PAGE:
Best Way to Teach a Child to Make Friends

Some children are quite self-contained and need few friends. But, in general, children who feel themselves to be “outsiders” feel uncomfortable and are often unhappy. They long to be with others and feel inferior or deficient because they do not have friends.

“I’m so lonely in the playground, and it’s like everyone’s staring at me because I’m the only one who’s alone,” explained seven-year-old Alice.

“Everyone else is rushing around, shouting and playing and stuff. I just sort of watch them. It makes me sad, but I just stand around,” said eight-year-old Mark.

Child Make Friends Best Way to Teach a Child to Make Friends

Children who are isolated from others evaluate themselves in a more negative way than children who regularly play with others and have friends. An isolated child does not simply think she has a low social status; she also sees herself as having a range of problems: Socially isolated children describe themselves as worrying more, being shyer, having fewer friends, and being less attractive. They also tend to see themselves as less happy than other children.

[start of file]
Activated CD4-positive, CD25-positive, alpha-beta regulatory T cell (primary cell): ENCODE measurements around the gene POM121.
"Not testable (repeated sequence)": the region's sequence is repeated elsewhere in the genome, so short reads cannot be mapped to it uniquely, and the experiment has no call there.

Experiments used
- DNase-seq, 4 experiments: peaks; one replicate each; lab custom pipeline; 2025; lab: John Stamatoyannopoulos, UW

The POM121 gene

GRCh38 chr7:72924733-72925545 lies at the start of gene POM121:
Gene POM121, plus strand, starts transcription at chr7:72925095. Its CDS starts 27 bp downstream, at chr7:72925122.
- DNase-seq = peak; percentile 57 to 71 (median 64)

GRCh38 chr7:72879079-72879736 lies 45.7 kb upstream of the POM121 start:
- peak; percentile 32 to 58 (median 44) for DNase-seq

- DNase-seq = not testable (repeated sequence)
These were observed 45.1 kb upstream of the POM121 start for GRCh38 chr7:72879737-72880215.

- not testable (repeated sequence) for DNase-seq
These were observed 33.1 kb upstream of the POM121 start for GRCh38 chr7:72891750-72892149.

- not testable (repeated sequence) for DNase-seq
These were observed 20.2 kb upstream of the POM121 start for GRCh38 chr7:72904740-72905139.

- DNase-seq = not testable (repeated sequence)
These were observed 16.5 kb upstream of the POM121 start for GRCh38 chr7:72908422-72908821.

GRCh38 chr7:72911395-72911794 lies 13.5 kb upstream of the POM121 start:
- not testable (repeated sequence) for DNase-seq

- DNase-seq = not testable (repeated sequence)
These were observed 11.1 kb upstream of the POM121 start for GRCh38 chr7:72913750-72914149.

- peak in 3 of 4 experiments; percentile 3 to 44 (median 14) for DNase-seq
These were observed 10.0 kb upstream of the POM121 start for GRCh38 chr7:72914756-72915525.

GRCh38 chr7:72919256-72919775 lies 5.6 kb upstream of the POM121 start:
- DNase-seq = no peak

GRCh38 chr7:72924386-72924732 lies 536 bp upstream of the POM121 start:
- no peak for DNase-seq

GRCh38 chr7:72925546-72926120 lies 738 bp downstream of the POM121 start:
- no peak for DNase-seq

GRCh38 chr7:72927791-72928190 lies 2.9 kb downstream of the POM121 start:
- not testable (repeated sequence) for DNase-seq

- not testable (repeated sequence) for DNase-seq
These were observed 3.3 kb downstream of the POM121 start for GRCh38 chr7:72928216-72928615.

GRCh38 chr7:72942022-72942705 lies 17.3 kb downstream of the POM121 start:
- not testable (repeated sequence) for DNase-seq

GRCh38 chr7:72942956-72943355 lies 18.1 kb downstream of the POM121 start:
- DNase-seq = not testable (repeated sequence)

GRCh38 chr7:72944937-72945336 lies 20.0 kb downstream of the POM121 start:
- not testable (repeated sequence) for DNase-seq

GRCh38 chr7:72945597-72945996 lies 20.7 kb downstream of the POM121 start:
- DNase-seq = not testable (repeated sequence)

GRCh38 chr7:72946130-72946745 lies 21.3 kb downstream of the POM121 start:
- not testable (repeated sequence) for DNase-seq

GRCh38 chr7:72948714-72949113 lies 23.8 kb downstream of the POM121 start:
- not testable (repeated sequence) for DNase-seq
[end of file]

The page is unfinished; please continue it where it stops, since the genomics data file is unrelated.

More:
Though we cannot stand beside a child on the playground, we can help her develop skills to negotiate difficult social situations. Just as we help her acquire the skill of riding a bike, we can teach her skills that are needed for joining games and making friends. After all, the ability to solve problems, to negotiate difficulties, to overcome obstacles, to act with reasonable hope that one will succeed, are the defining points of self-esteem. These abilities are also important in the social world of the child.

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